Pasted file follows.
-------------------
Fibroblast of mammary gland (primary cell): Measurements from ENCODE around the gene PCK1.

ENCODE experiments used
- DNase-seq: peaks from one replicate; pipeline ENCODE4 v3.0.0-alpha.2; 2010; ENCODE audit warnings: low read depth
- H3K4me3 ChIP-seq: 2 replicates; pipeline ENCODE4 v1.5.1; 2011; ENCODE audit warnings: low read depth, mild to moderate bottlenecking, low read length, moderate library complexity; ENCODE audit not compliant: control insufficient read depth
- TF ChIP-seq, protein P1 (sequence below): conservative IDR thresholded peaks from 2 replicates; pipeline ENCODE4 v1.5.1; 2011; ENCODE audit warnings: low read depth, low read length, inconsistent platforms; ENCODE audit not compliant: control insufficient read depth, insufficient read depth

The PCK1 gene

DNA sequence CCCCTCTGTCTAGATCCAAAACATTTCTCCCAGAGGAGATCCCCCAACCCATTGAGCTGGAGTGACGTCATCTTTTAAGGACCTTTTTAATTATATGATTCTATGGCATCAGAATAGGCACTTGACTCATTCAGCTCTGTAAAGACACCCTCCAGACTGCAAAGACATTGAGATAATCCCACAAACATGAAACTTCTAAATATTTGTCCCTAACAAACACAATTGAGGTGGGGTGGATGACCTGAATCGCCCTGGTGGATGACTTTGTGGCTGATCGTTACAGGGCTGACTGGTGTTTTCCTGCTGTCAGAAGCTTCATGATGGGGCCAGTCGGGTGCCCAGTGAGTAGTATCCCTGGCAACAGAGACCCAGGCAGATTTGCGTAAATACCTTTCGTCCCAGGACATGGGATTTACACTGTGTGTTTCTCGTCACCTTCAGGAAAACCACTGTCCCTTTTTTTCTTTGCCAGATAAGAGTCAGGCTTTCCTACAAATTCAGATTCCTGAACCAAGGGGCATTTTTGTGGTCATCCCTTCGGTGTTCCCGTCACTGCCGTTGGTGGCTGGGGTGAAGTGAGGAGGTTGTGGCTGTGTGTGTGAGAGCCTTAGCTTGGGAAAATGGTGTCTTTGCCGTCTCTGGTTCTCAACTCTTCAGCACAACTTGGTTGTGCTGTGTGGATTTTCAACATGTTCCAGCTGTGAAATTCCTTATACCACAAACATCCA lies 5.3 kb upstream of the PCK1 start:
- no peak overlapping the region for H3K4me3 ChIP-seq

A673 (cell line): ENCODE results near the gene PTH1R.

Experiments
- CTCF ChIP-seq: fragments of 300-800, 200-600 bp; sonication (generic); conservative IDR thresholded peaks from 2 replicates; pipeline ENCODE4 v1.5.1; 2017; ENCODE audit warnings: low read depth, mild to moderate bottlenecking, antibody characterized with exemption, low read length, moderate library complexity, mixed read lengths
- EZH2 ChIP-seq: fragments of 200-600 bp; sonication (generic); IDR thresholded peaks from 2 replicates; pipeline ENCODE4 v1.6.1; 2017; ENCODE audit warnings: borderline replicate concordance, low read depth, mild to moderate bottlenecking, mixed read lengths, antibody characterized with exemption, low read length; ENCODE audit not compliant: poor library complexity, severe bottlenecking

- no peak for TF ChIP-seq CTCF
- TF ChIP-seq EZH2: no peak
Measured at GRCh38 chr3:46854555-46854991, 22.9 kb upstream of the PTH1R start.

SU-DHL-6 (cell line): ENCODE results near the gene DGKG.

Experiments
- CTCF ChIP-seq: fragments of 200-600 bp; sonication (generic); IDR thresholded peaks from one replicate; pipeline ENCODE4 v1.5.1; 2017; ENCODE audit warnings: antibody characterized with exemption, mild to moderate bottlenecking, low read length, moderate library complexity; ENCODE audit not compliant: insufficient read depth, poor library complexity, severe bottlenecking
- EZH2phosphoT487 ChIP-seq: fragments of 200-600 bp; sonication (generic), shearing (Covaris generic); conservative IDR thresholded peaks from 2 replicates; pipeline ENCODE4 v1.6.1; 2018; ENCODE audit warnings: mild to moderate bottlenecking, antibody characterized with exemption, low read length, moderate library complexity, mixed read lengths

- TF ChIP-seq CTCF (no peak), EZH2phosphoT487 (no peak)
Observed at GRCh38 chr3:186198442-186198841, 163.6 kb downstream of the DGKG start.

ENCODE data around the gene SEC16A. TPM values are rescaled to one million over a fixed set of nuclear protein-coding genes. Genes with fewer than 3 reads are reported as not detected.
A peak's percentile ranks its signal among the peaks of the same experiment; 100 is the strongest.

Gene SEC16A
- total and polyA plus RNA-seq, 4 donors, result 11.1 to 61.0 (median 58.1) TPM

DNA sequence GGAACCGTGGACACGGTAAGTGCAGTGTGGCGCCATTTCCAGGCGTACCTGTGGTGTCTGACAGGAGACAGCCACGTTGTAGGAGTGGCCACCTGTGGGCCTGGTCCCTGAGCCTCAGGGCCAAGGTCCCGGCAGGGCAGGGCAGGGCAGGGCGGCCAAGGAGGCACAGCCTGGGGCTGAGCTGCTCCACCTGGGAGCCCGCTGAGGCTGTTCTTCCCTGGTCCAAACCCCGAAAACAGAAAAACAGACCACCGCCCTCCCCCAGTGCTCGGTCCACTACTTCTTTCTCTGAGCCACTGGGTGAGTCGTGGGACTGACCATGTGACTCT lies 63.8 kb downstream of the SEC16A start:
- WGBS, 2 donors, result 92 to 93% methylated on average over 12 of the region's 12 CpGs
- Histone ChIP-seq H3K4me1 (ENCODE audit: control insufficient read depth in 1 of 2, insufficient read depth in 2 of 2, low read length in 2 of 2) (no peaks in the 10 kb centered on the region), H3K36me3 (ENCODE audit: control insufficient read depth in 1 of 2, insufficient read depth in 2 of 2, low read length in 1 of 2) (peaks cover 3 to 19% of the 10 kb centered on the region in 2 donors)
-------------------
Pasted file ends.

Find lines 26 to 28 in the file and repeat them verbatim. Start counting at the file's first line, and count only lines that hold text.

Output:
DNA sequence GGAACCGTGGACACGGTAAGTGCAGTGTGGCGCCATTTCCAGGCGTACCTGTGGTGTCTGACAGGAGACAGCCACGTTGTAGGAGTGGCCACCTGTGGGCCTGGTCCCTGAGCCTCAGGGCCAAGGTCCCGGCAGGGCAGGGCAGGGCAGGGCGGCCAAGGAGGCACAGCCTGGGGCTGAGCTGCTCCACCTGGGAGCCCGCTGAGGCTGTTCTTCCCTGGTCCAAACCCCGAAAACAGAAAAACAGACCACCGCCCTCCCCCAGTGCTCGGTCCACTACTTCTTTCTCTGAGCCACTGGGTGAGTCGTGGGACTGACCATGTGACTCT lies 63.8 kb downstream of the SEC16A start:
- WGBS, 2 donors, result 92 to 93% methylated on average over 12 of the region's 12 CpGs
- Histone ChIP-seq H3K4me1 (ENCODE audit: control insufficient read depth in 1 of 2, insufficient read depth in 2 of 2, low read length in 2 of 2) (no peaks in the 10 kb centered on the region), H3K36me3 (ENCODE audit: control insufficient read depth in 1 of 2, insufficient read depth in 2 of 2, low read length in 1 of 2) (peaks cover 3 to 19% of the 10 kb centered on the region in 2 donors)